Please note that the order in which teachers present this to their students is not mandated to the order of the acronym.

 

The Learning Events should always be prefaced by focusing on the essential questions:

  • How are textiles used in functional ways?
  • What are the features of woven textiles?
  • How do we describe patterns?

Lesson 1 - How Are Textiles Used in Functional Ways?

The Learning Events should always be prefaced by focusing on the essential questions:

  • How are textiles used in functional ways?
  • What are the features of woven textiles?
  • How do we describe patterns?

 

How Are Textiles Used in Functional Ways? (Lesson 1)

1) Read aloud “The Arrow Sash” “La cienture fleche” by Sylvain Rivard.

2) Discuss how the arrow sash was used historically and how textiles are used now.

3) Have students reflect on their discussion in a way that the teacher can assess their learning.

Lesson 2 - What Are the Features of Woven Textiles?

The Learning Events should always be prefaced by focusing on the essential questions:

  • How are textiles used in functional ways?
  • What are the features of woven textiles?
  • How do we describe patterns?

 

What Are the Features of Woven Textiles? (Lesson 2)

1) Using the book “Fingerweaving Untangled” by Carol James and the Sashweaver website, teach students the basic steps and vocabulary of finger-weaving.

2) Introduce how to create patterns in a weave.

3) Have students create their own mini Métis-inspired sash

4) Have students reflect on their learning in a way that the teacher can assess their understanding of finger-weaving vocabulary and process.

Lesson 3 - How Do We Figure Out and Describe Patterns?

The Learning Events should always be prefaced by focusing on the essential questions:

  • How are textiles used in functional ways?
  • What are the features of woven textiles?
  • How do we describe patterns?

 

How Do We Figure Out and Describe Patterns? (Lesson 3)

1) Teach students to represent weaving patterns using concrete, pictorial, and symbolic mathematical forms.

2) Have students independently describe their final project using pictorial and symbolic mathematical forms.

The following resources are made available through the British Columbia Ministry of Education. For more information, please visit BC’s New Curriculum.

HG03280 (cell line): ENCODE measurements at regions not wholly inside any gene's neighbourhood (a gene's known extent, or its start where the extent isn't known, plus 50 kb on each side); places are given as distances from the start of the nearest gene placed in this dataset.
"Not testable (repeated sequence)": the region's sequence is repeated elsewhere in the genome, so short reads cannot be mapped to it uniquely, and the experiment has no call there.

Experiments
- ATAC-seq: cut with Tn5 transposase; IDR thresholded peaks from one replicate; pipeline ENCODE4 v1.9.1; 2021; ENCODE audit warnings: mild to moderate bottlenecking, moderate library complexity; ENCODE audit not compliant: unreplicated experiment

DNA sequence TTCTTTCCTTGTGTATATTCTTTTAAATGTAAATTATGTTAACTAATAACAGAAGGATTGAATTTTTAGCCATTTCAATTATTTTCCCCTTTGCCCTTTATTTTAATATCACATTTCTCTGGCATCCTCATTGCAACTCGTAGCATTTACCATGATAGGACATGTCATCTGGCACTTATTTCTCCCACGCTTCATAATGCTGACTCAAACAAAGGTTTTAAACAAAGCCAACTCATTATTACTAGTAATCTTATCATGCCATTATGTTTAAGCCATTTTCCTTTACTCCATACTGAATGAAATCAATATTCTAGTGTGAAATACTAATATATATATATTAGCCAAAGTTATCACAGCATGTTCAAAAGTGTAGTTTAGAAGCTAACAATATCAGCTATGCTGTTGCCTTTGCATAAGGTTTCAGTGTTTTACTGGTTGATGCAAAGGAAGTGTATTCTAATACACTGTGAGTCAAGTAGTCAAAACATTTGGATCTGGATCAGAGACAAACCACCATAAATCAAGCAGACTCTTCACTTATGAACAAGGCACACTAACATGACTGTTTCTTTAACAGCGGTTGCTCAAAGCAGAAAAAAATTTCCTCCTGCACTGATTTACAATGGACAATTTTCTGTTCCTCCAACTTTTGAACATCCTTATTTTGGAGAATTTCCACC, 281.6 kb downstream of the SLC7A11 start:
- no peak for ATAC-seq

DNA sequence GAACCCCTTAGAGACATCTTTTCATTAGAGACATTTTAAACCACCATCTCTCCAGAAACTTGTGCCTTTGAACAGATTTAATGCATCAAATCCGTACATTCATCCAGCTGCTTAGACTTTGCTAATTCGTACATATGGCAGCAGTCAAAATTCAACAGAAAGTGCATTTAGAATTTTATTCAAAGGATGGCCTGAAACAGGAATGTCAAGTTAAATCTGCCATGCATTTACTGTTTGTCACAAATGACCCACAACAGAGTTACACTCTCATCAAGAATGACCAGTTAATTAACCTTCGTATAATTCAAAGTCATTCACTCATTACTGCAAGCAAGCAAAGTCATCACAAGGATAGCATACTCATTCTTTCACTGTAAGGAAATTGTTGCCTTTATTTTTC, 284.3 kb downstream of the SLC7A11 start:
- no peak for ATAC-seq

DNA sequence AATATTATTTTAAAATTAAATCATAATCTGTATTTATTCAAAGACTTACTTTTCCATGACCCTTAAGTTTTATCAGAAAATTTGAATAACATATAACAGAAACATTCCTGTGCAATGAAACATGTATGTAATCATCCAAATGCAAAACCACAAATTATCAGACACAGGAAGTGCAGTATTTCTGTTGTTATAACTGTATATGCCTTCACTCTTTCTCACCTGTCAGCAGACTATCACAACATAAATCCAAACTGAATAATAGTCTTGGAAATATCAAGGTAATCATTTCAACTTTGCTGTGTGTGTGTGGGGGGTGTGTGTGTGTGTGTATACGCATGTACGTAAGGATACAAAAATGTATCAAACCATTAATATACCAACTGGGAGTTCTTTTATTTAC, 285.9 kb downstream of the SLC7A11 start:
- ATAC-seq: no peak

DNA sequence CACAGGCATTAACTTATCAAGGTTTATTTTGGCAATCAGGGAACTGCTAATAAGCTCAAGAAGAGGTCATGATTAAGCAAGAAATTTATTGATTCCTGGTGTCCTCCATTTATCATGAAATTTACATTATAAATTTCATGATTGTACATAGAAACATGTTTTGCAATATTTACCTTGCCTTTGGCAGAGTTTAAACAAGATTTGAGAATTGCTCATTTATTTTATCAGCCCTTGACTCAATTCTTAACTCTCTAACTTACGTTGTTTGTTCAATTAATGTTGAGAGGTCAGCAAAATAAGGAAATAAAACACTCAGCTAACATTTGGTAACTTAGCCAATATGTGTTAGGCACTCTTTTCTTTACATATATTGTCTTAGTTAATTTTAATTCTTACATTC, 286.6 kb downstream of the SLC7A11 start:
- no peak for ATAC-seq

Big Ideas

The Big Ideas consist of generalizations and principles and the key concepts important in an area of learning. The Big Ideas represent what students will understand at the completion of the curriculum for their grade. They are intended to endure beyond a single grade and contribute to future understanding.


Visit the Ministry of Education for more information

Core Competencies

orangecommunicationCommunications Competency

The set of abilities that students use to impart and exchange information, experiences and ideas, to explore the world around them, and to understand and effectively engage in the use of digital media

bluethinkingThinking Competency

The knowledge, skills and processes we associate with intellectual development

greensocialSocial Competency

The set of abilities that relate to students’ identity in the world, both as individuals and as members of their community and society


Visit the Ministry of Education for more information

Curricular Competencies & Content

Curricular Competencies are the skills, strategies, and processes that students develop over time. They reflect the “Do” in the Know-Do-Understand model of curriculum. The Curricular Competencies are built on the thinking, communicating, and personal and social competencies relevant to disciplines that make up an area of learning.


Visit the Ministry of Education for more information

Additional Resources

 

First People's Principles of Learning

To read more about First People’s Principles of Learning, please click here.

For classroom resources, please visit the First Nations Education Steering Committee.